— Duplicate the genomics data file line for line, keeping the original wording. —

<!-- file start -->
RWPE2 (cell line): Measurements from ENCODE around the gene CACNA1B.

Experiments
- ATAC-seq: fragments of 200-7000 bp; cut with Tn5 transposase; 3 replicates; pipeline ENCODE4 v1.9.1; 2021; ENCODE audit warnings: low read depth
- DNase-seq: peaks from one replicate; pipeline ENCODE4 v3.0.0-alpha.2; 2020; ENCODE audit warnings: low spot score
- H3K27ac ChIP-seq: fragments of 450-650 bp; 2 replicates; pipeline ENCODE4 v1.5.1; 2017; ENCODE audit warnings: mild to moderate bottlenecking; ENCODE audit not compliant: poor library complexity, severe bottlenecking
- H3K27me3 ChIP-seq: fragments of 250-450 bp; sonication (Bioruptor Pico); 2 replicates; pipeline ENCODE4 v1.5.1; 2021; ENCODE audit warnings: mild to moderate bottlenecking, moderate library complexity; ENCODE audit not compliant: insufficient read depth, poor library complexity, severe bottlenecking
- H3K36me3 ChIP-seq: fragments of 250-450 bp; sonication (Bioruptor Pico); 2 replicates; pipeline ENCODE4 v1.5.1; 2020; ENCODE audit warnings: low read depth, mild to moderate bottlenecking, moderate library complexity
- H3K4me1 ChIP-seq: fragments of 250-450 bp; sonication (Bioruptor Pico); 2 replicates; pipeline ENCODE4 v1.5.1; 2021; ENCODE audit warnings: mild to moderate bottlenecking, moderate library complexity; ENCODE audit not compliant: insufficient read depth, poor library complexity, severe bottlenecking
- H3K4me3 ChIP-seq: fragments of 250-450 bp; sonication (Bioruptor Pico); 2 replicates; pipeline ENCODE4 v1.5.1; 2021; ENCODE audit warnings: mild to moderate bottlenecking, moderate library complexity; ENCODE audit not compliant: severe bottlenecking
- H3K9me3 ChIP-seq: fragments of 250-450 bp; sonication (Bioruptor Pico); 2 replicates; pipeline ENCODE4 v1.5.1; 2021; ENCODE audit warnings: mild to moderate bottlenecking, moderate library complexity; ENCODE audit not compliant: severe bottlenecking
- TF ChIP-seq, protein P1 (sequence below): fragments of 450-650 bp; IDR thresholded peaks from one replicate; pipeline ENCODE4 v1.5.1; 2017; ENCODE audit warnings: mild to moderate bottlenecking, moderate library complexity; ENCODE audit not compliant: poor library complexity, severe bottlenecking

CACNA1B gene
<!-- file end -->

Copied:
RWPE2 (cell line): Measurements from ENCODE around the gene CACNA1B.

Experiments
- ATAC-seq: fragments of 200-7000 bp; cut with Tn5 transposase; 3 replicates; pipeline ENCODE4 v1.9.1; 2021; ENCODE audit warnings: low read depth
- DNase-seq: peaks from one replicate; pipeline ENCODE4 v3.0.0-alpha.2; 2020; ENCODE audit warnings: low spot score
- H3K27ac ChIP-seq: fragments of 450-650 bp; 2 replicates; pipeline ENCODE4 v1.5.1; 2017; ENCODE audit warnings: mild to moderate bottlenecking; ENCODE audit not compliant: poor library complexity, severe bottlenecking
- H3K27me3 ChIP-seq: fragments of 250-450 bp; sonication (Bioruptor Pico); 2 replicates; pipeline ENCODE4 v1.5.1; 2021; ENCODE audit warnings: mild to moderate bottlenecking, moderate library complexity; ENCODE audit not compliant: insufficient read depth, poor library complexity, severe bottlenecking
- H3K36me3 ChIP-seq: fragments of 250-450 bp; sonication (Bioruptor Pico); 2 replicates; pipeline ENCODE4 v1.5.1; 2020; ENCODE audit warnings: low read depth, mild to moderate bottlenecking, moderate library complexity
- H3K4me1 ChIP-seq: fragments of 250-450 bp; sonication (Bioruptor Pico); 2 replicates; pipeline ENCODE4 v1.5.1; 2021; ENCODE audit warnings: mild to moderate bottlenecking, moderate library complexity; ENCODE audit not compliant: insufficient read depth, poor library complexity, severe bottlenecking
- H3K4me3 ChIP-seq: fragments of 250-450 bp; sonication (Bioruptor Pico); 2 replicates; pipeline ENCODE4 v1.5.1; 2021; ENCODE audit warnings: mild to moderate bottlenecking, moderate library complexity; ENCODE audit not compliant: severe bottlenecking
- H3K9me3 ChIP-seq: fragments of 250-450 bp; sonication (Bioruptor Pico); 2 replicates; pipeline ENCODE4 v1.5.1; 2021; ENCODE audit warnings: mild to moderate bottlenecking, moderate library complexity; ENCODE audit not compliant: severe bottlenecking
- TF ChIP-seq, protein P1 (sequence below): fragments of 450-650 bp; IDR thresholded peaks from one replicate; pipeline ENCODE4 v1.5.1; 2017; ENCODE audit warnings: mild to moderate bottlenecking, moderate library complexity; ENCODE audit not compliant: poor library complexity, severe bottlenecking

CACNA1B gene